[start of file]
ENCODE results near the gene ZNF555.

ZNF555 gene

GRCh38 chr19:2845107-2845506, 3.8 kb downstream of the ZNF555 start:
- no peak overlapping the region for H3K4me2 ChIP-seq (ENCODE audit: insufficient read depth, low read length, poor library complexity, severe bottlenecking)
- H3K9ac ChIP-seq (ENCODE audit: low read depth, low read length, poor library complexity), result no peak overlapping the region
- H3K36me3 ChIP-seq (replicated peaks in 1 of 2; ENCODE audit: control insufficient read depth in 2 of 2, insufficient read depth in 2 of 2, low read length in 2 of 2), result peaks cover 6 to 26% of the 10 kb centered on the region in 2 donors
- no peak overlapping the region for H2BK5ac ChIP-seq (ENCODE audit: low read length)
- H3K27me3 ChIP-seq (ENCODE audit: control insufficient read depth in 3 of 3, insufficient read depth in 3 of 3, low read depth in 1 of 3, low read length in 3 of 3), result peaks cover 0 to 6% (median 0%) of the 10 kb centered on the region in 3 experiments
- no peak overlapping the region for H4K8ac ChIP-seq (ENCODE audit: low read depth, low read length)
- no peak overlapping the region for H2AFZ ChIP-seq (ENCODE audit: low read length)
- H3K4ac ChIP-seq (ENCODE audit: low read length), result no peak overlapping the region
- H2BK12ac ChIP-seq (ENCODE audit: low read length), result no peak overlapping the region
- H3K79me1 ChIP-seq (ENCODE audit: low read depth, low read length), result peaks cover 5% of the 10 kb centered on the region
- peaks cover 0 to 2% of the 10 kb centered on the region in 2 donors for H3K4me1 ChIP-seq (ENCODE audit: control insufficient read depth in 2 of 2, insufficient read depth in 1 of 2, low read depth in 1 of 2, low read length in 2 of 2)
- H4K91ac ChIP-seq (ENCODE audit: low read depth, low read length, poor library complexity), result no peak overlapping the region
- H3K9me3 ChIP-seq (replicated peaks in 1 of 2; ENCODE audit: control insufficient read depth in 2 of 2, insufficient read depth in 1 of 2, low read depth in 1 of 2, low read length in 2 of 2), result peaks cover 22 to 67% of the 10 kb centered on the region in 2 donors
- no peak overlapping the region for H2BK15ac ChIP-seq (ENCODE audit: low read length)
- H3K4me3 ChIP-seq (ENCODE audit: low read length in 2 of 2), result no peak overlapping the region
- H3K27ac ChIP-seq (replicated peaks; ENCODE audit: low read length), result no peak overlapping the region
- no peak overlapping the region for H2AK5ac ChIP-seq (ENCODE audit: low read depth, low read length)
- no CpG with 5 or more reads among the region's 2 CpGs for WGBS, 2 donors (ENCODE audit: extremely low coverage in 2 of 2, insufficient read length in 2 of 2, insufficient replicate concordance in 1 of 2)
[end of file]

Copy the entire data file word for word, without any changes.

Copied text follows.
ENCODE results near the gene ZNF555.

ZNF555 gene

GRCh38 chr19:2845107-2845506, 3.8 kb downstream of the ZNF555 start:
- no peak overlapping the region for H3K4me2 ChIP-seq (ENCODE audit: insufficient read depth, low read length, poor library complexity, severe bottlenecking)
- H3K9ac ChIP-seq (ENCODE audit: low read depth, low read length, poor library complexity), result no peak overlapping the region
- H3K36me3 ChIP-seq (replicated peaks in 1 of 2; ENCODE audit: control insufficient read depth in 2 of 2, insufficient read depth in 2 of 2, low read length in 2 of 2), result peaks cover 6 to 26% of the 10 kb centered on the region in 2 donors
- no peak overlapping the region for H2BK5ac ChIP-seq (ENCODE audit: low read length)
- H3K27me3 ChIP-seq (ENCODE audit: control insufficient read depth in 3 of 3, insufficient read depth in 3 of 3, low read depth in 1 of 3, low read length in 3 of 3), result peaks cover 0 to 6% (median 0%) of the 10 kb centered on the region in 3 experiments
- no peak overlapping the region for H4K8ac ChIP-seq (ENCODE audit: low read depth, low read length)
- no peak overlapping the region for H2AFZ ChIP-seq (ENCODE audit: low read length)
- H3K4ac ChIP-seq (ENCODE audit: low read length), result no peak overlapping the region
- H2BK12ac ChIP-seq (ENCODE audit: low read length), result no peak overlapping the region
- H3K79me1 ChIP-seq (ENCODE audit: low read depth, low read length), result peaks cover 5% of the 10 kb centered on the region
- peaks cover 0 to 2% of the 10 kb centered on the region in 2 donors for H3K4me1 ChIP-seq (ENCODE audit: control insufficient read depth in 2 of 2, insufficient read depth in 1 of 2, low read depth in 1 of 2, low read length in 2 of 2)
- H4K91ac ChIP-seq (ENCODE audit: low read depth, low read length, poor library complexity), result no peak overlapping the region
- H3K9me3 ChIP-seq (replicated peaks in 1 of 2; ENCODE audit: control insufficient read depth in 2 of 2, insufficient read depth in 1 of 2, low read depth in 1 of 2, low read length in 2 of 2), result peaks cover 22 to 67% of the 10 kb centered on the region in 2 donors
- no peak overlapping the region for H2BK15ac ChIP-seq (ENCODE audit: low read length)
- H3K4me3 ChIP-seq (ENCODE audit: low read length in 2 of 2), result no peak overlapping the region
- H3K27ac ChIP-seq (replicated peaks; ENCODE audit: low read length), result no peak overlapping the region
- no peak overlapping the region for H2AK5ac ChIP-seq (ENCODE audit: low read depth, low read length)
- no CpG with 5 or more reads among the region's 2 CpGs for WGBS, 2 donors (ENCODE audit: extremely low coverage in 2 of 2, insufficient read length in 2 of 2, insufficient replicate concordance in 1 of 2)